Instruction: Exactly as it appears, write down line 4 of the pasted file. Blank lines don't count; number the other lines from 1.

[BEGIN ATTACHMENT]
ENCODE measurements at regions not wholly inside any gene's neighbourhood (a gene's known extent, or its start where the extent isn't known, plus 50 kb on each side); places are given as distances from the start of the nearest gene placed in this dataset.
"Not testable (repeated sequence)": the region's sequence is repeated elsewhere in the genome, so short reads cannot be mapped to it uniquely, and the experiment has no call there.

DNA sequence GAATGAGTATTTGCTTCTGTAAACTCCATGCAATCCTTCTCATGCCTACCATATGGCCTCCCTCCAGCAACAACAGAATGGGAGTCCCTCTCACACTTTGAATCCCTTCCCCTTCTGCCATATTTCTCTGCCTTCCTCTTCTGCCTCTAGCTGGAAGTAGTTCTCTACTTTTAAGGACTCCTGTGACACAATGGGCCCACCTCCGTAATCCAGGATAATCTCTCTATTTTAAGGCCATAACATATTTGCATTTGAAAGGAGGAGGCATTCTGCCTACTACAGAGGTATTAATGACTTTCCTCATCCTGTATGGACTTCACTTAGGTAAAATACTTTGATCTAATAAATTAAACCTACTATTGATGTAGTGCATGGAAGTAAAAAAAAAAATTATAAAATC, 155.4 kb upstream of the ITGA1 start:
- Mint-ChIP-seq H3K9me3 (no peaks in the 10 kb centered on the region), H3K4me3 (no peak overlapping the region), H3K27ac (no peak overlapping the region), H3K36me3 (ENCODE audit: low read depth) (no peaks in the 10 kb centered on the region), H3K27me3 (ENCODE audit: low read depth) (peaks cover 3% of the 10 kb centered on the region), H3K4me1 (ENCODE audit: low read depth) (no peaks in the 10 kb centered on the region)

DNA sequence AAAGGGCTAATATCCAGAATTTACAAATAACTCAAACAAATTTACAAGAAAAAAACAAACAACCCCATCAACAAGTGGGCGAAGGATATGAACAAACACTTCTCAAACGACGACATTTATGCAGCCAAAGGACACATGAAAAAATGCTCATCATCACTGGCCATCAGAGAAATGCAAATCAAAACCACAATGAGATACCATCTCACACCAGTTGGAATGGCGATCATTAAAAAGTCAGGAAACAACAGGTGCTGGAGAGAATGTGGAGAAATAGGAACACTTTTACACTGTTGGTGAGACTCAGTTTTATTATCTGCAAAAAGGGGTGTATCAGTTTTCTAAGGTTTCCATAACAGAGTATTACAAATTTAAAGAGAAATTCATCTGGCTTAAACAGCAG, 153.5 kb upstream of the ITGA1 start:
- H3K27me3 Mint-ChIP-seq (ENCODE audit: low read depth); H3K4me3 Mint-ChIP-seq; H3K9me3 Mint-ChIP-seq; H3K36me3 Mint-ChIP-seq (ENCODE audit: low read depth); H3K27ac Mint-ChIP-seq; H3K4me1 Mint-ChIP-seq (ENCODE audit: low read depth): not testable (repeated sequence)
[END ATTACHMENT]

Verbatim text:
- Mint-ChIP-seq H3K9me3 (no peaks in the 10 kb centered on the region), H3K4me3 (no peak overlapping the region), H3K27ac (no peak overlapping the region), H3K36me3 (ENCODE audit: low read depth) (no peaks in the 10 kb centered on the region), H3K27me3 (ENCODE audit: low read depth) (peaks cover 3% of the 10 kb centered on the region), H3K4me1 (ENCODE audit: low read depth) (no peaks in the 10 kb centered on the region)